Sweet-tart cranberries combine with crunchy pepitas and fresh orange in this simple, versatile couscous dish. Serve it warm as a side dish or cold as a salad: either way, Cranberry Orange Pearl Couscous is a perfect complement to any light meal!
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This Cranberry Orange Couscous is one of our favorite sides! It’s easy to make, can be on the table in just over 30 minutes, and goes with almost anything.
Pasta or Whole Grain?
Couscous is a staple of North African cuisine. Despite its grain-like appearance, couscous is actually a pasta, made from semolina and wheat flour that has been moistened and tossed together until it forms little balls, and then precooked in steam and dried for packaging.
Couscous has slightly nutty, relatively neutral taste, making it a delicious, convenient alternative to rice, potatoes, or noodles. When cooked, couscous looks like little round pasta spheres, and has a pleasant texture and mouth feel. It is equally tasty hot or cold, making it perfect for everything from soup to salad.
There are three basic types of couscous, all based on size.
- Moroccan Couscous is the smallest variety, and the easiest to find at your local grocery store. Also known as “instant couscous,” Moroccan can be on the table in just 10 minutes, including the time it takes to boil the water.
- Israeli Couscous (also known as pearl couscous) is notably larger than Moroccan couscous, and therefore takes a little longer to cook. Pearl couscous has a more pasta-like flavor, and takes a bit longer to cook, thanks to its larger size.
- Lebanese Couscous, about the size of a fresh pea, is a Big Daddy of tiny round pasta. Also called Moghrabieh (the name of the finished traditional Lebanese dish), Lebanese Couscous is sold fresh or dried, and is most often added to as a hearty starch that can stand up in stews and braised dishes.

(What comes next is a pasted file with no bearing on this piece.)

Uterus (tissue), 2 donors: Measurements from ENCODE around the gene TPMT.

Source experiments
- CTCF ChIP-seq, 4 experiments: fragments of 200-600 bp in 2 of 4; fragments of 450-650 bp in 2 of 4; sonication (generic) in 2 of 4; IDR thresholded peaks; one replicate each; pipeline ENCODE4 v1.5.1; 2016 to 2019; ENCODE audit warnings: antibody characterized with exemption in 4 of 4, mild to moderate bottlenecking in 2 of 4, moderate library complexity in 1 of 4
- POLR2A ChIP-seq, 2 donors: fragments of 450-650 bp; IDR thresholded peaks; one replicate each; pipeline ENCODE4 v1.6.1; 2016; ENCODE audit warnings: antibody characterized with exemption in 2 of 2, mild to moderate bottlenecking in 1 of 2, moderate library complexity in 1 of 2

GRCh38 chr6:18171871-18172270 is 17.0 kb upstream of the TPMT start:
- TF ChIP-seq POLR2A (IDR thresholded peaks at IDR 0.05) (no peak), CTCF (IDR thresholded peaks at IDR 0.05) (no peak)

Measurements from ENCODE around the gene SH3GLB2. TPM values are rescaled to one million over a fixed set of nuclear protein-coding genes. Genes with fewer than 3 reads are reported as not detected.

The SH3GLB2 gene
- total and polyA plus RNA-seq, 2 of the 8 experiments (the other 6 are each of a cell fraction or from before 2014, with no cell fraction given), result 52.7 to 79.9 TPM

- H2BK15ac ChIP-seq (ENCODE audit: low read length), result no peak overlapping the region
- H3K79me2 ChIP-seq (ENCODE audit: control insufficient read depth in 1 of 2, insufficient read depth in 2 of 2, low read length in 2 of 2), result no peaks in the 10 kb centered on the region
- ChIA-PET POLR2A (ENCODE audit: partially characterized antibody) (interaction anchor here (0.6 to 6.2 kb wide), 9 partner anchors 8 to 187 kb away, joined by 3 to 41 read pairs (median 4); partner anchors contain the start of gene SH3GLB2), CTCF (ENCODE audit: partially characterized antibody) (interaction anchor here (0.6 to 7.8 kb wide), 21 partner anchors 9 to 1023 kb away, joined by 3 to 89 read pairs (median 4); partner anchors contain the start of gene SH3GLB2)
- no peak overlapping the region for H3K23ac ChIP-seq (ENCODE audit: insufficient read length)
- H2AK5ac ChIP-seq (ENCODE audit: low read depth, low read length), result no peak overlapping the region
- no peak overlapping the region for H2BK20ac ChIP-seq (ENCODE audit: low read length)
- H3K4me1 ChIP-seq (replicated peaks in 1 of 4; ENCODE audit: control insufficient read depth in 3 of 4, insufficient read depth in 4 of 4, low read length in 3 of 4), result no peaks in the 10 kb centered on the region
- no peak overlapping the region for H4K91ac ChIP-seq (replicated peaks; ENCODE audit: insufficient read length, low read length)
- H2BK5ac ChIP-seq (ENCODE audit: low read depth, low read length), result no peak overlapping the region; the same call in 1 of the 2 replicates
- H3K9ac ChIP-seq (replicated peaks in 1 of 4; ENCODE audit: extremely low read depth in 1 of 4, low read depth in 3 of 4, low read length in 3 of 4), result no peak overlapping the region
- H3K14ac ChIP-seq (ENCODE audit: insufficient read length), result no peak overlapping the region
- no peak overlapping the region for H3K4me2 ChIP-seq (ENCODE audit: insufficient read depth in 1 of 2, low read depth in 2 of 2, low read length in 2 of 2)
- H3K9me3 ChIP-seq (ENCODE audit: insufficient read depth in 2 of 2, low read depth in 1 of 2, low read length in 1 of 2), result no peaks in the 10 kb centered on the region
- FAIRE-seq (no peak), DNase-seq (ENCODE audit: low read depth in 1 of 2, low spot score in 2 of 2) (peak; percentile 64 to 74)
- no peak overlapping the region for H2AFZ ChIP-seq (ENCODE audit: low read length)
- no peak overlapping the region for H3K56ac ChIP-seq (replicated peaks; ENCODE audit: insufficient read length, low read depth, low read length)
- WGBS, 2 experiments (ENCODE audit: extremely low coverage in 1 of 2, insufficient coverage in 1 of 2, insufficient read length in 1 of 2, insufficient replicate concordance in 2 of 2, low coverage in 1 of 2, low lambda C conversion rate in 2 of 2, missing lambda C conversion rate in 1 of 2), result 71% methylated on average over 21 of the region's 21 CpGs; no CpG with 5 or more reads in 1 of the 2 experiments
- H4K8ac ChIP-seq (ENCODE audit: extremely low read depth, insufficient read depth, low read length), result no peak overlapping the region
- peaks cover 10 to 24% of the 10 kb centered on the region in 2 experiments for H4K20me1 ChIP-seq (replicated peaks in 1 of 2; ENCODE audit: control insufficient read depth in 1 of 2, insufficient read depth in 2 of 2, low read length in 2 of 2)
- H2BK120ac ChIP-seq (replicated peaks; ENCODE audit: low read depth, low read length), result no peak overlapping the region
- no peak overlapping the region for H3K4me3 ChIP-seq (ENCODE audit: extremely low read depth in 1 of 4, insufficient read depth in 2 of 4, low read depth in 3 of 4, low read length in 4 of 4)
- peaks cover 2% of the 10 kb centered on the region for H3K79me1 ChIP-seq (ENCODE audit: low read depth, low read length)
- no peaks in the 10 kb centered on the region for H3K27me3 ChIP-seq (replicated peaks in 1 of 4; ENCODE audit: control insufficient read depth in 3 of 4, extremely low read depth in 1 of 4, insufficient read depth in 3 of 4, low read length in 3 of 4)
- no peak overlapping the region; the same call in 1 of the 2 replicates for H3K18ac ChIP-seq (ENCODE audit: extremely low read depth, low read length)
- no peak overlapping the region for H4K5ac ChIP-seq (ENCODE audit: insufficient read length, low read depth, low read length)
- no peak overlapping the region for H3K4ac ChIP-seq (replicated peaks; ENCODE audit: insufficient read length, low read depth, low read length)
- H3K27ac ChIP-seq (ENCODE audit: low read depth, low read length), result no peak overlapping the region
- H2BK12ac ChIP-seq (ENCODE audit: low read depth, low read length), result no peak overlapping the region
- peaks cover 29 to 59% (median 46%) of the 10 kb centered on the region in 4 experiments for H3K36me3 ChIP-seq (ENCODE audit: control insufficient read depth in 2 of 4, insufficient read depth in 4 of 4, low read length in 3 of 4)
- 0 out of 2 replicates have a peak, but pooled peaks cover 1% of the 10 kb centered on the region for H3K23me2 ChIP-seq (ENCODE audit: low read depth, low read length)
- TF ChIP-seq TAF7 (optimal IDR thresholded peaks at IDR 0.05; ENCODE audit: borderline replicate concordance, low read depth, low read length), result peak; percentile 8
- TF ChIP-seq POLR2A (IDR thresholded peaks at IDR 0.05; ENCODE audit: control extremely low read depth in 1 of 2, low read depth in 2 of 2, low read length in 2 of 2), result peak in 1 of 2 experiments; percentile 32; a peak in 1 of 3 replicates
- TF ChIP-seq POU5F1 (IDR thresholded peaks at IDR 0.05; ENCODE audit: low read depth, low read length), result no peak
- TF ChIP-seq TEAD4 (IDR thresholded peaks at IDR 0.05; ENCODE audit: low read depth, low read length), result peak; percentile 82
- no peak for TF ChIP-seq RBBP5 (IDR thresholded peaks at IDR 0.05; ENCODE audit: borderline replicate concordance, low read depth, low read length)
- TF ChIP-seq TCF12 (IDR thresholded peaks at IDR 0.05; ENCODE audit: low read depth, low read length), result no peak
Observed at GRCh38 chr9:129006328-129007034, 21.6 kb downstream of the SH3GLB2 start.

This Cranberry Couscous recipe calls for using Pearl Couscous (i.e., Israeli couscous); however, you can use any kind of couscous to make it: you would just need to adjust the cooking times accordingly.
Cranberry Orange Pearl Couscous
- 1 cup pearl couscous Israeli (5 ounces)
- 2 tablespoons butter
- 2 cups chicken broth or vegetable broth
- ½ cup raw pumpkin seeds pepitas; or sprouted pumpkin seeds (2.5 ounces)
- ½ cup dried cranberries coarsely chopped (2 ounces)
- ½ cup orange juice 1 medium orange
- 1 teaspoon fresh orange zest 1 medium orange
- 1 pinch red pepper flakes OPTIONAL
- kosher salt
- Freshly ground black pepper
- 2 tablespoons chopped fresh mint plus more for garnish; OPTIONAL
- Gather and prep ingredients.
- Melt butter in a large, heavy bottom skillet over MEDIUM-HIGH heat.
- Add the couscous to melted butter and sauté, stirring constantly, until it just begins to turn golden, about 3-4 minutes.
- Add the raw pumpkin seeds to the couscous.
- Continue to stir until most of the couscous is golden brown, another 3-4 minutes
- Immediately add the chicken broth to couscous.
- Bring the couscous mixture to a boil.
- Reduce heat to LOW, and simmer for 8-10 minutes, stirring frequently, until most of the liquid is absorbed and the couscous is al dente. (You may need to add a little extra chicken broth; if so, do so sparingly.)Remove from heat.
- Stir in dried cranberries, orange juice, and orange zest. Add red pepper flakes at this time, if desired.
- Cover and allow to sit for at least 10 minutes.
- Season as needed with salt and pepper. Stir in chopped fresh mint. Garnish with additional fresh mint. Serve warm or cold.
This website provides approximate nutrition information for convenience and as a courtesy only. You are solely responsible for ensuring that any nutritional information provided is accurate, complete, and useful.
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